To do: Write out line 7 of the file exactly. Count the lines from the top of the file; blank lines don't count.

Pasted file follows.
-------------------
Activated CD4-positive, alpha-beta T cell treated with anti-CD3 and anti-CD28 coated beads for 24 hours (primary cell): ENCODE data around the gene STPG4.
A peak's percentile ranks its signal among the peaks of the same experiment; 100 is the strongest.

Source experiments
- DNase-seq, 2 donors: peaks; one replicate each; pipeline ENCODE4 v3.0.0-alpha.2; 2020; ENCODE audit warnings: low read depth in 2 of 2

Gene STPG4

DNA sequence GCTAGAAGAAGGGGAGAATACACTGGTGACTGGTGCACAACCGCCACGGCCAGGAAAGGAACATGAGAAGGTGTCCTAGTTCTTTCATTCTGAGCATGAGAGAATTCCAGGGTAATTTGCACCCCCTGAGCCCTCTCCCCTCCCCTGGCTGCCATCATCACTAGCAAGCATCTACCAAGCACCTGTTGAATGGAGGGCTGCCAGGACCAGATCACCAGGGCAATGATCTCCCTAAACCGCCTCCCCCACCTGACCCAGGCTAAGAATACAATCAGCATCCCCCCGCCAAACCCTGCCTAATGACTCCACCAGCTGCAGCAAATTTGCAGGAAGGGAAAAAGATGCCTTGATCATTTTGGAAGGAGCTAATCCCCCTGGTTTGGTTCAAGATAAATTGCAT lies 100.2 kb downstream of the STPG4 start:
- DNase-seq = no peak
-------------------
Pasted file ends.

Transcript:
- DNase-seq = no peak